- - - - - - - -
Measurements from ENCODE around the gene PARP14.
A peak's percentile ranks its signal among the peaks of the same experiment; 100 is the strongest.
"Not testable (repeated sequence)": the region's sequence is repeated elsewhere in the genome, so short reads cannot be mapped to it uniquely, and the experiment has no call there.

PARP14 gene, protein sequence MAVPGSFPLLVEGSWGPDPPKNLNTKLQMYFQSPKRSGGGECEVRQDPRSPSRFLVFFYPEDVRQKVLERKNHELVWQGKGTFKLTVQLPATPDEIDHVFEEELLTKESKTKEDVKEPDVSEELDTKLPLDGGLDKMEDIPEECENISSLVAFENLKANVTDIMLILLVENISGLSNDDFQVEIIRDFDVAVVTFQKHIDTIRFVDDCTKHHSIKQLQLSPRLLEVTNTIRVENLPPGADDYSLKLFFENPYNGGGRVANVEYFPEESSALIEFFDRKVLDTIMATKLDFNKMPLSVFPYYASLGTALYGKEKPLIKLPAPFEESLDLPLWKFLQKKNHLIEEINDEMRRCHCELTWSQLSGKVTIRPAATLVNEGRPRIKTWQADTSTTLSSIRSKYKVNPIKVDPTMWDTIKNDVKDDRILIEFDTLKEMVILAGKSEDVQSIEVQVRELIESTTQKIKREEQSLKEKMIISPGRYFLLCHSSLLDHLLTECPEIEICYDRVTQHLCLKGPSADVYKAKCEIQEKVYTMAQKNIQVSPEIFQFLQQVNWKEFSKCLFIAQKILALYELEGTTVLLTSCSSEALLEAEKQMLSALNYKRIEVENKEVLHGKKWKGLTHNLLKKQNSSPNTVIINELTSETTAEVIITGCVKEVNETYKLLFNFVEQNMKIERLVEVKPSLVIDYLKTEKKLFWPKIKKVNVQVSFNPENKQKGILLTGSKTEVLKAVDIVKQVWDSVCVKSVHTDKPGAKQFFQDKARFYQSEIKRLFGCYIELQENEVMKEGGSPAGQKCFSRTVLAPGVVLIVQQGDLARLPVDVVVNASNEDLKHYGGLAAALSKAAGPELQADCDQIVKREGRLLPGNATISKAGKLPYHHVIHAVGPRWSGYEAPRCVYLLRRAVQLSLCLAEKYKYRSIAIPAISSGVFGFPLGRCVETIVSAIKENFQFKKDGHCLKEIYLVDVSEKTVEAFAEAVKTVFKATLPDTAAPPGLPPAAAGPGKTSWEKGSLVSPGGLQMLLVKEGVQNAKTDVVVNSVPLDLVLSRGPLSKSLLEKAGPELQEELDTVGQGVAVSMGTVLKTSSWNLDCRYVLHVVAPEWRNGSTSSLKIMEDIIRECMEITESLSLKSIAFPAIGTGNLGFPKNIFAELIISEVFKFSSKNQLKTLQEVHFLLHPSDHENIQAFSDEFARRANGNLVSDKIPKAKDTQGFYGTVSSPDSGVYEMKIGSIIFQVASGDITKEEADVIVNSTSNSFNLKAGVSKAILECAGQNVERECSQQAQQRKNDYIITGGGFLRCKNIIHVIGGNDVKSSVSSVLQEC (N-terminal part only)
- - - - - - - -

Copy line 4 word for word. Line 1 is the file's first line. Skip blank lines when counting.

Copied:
PARP14 gene, protein sequence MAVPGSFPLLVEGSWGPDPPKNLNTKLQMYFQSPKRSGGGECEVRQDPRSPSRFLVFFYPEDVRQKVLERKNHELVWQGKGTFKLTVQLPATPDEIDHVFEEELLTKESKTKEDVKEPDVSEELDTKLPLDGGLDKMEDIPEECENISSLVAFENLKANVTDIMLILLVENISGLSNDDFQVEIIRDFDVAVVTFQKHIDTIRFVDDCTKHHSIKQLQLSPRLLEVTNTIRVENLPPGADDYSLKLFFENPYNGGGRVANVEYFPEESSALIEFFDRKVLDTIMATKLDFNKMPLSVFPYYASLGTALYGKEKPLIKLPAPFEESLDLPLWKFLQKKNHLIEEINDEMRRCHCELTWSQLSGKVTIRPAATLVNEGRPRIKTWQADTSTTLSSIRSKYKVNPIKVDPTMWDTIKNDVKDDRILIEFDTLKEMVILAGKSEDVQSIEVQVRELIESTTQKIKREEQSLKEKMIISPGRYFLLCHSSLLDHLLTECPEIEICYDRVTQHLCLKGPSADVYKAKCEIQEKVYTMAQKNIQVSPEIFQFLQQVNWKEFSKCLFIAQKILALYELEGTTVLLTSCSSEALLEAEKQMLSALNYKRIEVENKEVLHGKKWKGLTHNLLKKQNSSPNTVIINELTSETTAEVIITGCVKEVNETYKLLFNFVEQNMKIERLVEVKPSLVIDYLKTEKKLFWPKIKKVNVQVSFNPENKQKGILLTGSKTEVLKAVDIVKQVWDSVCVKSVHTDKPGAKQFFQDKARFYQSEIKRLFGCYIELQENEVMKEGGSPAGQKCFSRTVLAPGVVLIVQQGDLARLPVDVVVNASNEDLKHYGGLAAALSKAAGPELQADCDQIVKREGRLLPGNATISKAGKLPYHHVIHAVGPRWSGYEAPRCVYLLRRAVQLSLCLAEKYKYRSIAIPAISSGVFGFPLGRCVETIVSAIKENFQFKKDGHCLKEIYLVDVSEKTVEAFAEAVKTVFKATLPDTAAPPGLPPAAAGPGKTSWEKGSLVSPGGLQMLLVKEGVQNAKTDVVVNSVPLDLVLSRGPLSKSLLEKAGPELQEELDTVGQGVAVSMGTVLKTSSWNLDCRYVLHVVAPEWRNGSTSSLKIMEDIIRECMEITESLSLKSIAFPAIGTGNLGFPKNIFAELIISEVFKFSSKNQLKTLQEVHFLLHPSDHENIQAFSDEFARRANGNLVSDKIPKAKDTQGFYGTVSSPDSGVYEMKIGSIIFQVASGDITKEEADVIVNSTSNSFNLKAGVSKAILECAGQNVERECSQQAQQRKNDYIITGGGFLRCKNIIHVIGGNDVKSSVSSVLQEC (N-terminal part only)